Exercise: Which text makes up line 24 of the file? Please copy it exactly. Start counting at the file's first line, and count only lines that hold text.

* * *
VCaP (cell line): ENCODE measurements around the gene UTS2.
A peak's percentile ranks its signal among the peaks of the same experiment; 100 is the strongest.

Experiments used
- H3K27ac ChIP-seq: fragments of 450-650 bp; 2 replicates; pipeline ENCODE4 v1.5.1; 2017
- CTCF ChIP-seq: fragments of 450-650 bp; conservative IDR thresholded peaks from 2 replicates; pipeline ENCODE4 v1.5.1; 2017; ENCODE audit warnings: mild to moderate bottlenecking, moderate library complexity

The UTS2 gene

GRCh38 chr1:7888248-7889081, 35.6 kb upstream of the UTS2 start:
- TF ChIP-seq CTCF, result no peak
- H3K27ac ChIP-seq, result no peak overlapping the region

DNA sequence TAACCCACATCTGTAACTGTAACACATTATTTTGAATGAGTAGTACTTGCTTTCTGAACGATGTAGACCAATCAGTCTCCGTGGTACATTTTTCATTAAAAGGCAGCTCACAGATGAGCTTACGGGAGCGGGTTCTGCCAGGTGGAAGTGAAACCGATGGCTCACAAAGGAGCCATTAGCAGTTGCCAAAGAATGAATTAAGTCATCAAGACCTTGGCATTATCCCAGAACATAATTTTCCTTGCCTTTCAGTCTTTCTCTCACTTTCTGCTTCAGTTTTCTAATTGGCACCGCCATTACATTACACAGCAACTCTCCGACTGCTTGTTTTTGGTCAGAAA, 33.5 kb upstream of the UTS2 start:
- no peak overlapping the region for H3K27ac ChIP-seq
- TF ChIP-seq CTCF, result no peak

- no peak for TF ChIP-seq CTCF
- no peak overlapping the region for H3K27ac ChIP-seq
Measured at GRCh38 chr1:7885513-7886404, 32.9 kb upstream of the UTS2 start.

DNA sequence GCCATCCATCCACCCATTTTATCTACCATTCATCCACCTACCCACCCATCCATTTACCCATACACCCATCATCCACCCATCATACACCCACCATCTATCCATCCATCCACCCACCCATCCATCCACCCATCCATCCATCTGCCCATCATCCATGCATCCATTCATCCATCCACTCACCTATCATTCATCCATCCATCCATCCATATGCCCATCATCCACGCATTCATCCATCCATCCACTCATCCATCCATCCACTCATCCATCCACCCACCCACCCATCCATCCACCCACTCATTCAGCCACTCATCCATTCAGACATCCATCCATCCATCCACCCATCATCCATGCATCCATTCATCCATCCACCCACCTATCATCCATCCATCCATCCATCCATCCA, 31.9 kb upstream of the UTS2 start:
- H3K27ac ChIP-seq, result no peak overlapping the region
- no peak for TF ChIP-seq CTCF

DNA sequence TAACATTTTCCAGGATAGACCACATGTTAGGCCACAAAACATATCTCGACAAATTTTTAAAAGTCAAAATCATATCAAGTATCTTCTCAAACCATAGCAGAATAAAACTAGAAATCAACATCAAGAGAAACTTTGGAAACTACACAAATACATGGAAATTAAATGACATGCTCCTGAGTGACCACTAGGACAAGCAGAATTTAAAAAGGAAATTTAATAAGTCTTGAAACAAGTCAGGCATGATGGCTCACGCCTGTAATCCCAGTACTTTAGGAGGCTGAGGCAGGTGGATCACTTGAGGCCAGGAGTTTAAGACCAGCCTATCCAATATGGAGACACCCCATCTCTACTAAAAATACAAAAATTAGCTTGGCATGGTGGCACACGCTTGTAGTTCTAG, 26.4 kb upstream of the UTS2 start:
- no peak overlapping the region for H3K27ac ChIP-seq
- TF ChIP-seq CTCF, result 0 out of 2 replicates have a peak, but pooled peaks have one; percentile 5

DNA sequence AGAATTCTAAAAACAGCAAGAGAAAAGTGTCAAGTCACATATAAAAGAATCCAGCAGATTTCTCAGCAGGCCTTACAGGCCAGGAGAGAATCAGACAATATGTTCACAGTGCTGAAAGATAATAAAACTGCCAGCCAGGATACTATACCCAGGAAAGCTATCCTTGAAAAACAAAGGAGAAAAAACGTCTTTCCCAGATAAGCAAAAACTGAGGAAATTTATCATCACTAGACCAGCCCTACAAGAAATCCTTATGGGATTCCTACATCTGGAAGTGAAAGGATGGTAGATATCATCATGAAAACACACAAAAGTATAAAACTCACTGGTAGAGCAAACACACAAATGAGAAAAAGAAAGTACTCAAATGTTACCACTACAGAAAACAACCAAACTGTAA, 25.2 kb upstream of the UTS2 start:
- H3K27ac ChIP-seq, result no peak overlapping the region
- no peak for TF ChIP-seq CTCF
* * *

- no peak for TF ChIP-seq CTCF